Shared Action Learning Project Development

A Guide to “SAL” as Philosophy and Project Development Strategy

Shared Action Learning is a perspective on IQP development that we think captures some of the core concepts and strategies underpinning the project centre’s approach to student and community development. Shared Action Learning — or SAL — grows out of experience gained since the project centre’s inception in 2007, and draws on ideas and aspirations associated with WPI’s Global Projects Program and traditions of action research, pragmatism, and asset-based community development, among others.

We write this website directly to you, our students, because we hope it will help you “get” and “give” the most from your projects. SAL is a reflection of collective effort by past students, advisors, project partners, and other “thinkers and doers.” We will ask you to also help improve SAL as a student and community development strategy, and this website specifically as a way of introducing SAL to to students and others interested in working closely with communities.

How will we use this website?

This website will be used like a workbook or guide to using SAL in your project. We will “assign” specific pages as you need them, but they will also be there for you to browse as you wish. There are three main sections:

  1. What is Shared Action Learning? — You will read this short section early in prep term in order to understand conceptually how we will approach our work in Cape Town and how your project fits into the mission of the CTPC;
  2. How will we build our Project Website? This is a deceptive title — yes, it is about building your project website, but more, it is about building your project. This section of the website is pretty extensive, filled with Guidance and Examples on building your website. But because the website will be the main way that you report about your project — how it evolves,  what it does and does not accomplish, and what can be learned from it — you’ll need to learn lots about project development, community engagement and much more. Therefore, in learning about how to report via the website on your work, you will also be learning how to execute your project. You will use parts of this section immediately to begin building your project. Other parts won’t be used much until the “field phase” in Cape Town.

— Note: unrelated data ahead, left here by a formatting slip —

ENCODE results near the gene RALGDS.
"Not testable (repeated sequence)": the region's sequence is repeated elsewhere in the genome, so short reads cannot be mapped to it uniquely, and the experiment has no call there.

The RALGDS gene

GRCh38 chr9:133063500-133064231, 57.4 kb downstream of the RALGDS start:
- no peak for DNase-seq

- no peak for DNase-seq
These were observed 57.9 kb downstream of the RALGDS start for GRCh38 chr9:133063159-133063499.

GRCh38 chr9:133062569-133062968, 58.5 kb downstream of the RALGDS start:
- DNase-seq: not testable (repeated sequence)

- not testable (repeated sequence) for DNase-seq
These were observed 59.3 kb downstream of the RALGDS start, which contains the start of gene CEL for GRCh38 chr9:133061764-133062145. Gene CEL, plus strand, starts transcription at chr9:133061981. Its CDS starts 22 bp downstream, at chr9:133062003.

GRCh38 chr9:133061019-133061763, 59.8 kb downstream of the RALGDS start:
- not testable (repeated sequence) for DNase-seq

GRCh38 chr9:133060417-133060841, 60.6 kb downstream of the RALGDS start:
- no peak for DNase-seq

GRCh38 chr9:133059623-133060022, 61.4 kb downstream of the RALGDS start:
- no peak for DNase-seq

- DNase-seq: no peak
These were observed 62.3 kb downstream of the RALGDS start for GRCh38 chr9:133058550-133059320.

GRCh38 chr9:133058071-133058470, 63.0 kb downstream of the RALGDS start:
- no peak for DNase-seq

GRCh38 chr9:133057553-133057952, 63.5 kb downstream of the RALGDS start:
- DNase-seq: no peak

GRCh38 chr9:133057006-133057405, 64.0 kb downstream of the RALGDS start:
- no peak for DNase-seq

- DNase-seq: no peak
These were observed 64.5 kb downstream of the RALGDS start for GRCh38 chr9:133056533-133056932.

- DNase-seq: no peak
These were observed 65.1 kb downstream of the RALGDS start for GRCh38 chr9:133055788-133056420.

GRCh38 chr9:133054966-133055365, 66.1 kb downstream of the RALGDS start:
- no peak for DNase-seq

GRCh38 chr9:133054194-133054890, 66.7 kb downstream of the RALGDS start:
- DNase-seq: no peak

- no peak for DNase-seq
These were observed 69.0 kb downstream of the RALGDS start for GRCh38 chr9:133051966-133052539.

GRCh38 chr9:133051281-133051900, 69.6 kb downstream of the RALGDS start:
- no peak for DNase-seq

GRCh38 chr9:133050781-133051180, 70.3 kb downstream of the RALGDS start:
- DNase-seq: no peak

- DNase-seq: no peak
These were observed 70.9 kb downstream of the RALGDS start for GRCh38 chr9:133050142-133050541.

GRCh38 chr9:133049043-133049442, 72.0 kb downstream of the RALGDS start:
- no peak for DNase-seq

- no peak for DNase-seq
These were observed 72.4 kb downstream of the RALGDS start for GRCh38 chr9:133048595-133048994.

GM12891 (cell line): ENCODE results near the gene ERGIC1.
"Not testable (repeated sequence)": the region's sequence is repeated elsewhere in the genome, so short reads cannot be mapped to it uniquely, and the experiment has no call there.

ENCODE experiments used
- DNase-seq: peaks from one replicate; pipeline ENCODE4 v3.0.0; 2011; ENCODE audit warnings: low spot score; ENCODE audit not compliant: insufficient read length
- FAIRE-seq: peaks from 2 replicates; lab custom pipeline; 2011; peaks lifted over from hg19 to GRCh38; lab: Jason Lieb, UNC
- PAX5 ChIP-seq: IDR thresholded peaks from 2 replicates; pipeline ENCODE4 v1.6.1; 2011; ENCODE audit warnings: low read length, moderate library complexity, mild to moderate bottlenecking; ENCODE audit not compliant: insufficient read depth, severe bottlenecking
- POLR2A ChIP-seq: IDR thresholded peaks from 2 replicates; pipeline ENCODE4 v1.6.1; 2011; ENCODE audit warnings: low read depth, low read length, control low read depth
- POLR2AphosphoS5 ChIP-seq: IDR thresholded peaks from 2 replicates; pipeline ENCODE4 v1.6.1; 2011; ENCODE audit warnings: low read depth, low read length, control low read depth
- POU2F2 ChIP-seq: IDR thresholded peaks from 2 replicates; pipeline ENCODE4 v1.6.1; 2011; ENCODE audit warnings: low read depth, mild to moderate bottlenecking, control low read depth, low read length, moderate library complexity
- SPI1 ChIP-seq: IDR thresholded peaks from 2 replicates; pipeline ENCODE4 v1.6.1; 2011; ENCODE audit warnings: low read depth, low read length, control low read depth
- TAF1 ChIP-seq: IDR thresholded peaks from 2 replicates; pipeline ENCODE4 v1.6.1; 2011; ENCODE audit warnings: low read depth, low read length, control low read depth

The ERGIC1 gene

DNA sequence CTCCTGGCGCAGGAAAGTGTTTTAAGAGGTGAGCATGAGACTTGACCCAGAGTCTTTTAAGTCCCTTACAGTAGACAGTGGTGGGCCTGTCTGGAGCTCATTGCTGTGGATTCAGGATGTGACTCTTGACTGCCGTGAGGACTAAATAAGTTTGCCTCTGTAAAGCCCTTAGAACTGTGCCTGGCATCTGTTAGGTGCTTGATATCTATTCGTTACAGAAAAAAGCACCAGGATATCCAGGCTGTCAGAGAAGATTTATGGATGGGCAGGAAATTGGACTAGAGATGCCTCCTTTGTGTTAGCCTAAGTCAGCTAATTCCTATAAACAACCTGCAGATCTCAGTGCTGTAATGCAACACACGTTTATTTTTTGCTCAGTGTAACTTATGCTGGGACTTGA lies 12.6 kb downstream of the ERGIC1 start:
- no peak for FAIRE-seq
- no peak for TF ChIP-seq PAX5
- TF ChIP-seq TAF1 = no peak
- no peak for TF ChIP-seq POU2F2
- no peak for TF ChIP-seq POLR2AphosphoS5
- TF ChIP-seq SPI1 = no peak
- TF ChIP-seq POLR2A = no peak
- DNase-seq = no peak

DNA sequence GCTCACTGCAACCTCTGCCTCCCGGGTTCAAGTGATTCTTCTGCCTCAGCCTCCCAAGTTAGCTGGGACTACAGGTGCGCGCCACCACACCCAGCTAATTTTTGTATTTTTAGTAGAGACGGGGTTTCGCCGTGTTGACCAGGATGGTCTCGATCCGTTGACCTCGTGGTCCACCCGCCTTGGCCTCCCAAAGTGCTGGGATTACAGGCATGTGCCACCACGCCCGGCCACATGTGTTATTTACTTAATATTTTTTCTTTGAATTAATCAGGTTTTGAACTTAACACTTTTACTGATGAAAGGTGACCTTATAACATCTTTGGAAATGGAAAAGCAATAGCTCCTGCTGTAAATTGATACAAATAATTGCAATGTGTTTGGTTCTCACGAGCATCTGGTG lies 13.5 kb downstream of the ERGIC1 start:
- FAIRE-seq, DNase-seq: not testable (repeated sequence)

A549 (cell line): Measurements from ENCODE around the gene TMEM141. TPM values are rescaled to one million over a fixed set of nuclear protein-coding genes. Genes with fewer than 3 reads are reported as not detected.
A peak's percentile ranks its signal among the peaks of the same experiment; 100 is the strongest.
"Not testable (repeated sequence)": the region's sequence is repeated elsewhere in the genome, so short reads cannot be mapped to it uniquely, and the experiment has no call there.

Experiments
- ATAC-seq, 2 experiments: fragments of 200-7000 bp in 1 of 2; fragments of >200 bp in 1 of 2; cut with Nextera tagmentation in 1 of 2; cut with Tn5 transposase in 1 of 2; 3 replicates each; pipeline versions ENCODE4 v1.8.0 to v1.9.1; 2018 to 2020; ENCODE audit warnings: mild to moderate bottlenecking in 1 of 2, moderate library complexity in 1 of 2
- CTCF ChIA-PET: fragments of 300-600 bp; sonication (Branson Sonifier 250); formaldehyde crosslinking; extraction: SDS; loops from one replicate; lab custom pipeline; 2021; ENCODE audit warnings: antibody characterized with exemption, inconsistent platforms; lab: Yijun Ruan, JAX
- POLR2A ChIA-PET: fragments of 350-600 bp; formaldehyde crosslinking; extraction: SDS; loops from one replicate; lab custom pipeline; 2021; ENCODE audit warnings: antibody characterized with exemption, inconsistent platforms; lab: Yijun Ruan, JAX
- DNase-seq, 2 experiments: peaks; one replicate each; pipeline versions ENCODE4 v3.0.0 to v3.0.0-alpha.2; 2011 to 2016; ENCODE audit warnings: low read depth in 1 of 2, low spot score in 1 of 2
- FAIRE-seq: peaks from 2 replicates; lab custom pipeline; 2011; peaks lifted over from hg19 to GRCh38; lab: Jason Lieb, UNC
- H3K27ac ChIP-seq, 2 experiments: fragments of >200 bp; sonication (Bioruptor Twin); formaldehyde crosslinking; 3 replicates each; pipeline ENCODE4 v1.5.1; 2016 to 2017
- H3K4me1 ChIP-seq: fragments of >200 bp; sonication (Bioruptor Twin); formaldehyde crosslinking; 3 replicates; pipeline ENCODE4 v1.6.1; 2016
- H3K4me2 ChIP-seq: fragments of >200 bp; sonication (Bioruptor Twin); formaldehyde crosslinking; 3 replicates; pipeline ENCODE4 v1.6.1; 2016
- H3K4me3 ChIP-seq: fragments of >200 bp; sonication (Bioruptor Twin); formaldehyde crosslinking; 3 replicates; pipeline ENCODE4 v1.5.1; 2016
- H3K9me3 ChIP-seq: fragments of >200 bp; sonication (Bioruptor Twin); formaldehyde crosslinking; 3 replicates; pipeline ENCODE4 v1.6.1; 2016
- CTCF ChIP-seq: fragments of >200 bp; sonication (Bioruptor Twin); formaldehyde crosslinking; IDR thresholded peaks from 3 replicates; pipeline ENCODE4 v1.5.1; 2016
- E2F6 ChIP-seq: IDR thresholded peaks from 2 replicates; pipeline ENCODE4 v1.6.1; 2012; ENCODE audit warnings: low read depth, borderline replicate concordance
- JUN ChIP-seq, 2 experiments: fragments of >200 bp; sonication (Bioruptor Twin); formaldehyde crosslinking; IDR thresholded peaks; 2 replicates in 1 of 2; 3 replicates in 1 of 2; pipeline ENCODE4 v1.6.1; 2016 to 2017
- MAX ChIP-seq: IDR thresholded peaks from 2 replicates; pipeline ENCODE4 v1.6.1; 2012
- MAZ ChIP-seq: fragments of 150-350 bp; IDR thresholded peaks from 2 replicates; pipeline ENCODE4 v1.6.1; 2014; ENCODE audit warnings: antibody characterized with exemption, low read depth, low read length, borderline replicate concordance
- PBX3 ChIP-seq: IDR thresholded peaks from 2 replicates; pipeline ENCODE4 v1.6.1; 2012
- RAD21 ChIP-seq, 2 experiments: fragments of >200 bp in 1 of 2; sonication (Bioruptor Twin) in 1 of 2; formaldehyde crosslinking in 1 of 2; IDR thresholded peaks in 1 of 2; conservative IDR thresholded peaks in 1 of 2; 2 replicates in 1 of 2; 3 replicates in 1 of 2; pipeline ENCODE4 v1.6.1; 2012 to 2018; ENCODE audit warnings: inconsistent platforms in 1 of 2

3. Resources for Project and Website Development: Contains links and references to resources that may be useful at various stages in your project.

Things to keep in mind

  • We do things differently in Cape Town! Every year CTPC students and faculty have created new ways of doing and reporting on projects. Our website, for example, offers an alternative to “standard” IQP reports, one we hope is creative, satisfying and relevant for students and beneficial to others.
  • The language of SAL and how it will be used to create your websites builds on past CTPC experience, but it is also still new and evolving — your patience, creativity and critical feedback will all be essential to making it a success.
  • Read carefully! Though presented as a website, consider this your course textbook or lab workbook.

Who are we?

This website is authored by WPI Professors Scott Jiusto, Bob Hersh, and Steve Taylor. All three have advised students in Cape Town, and Scott is also the CTPC center director.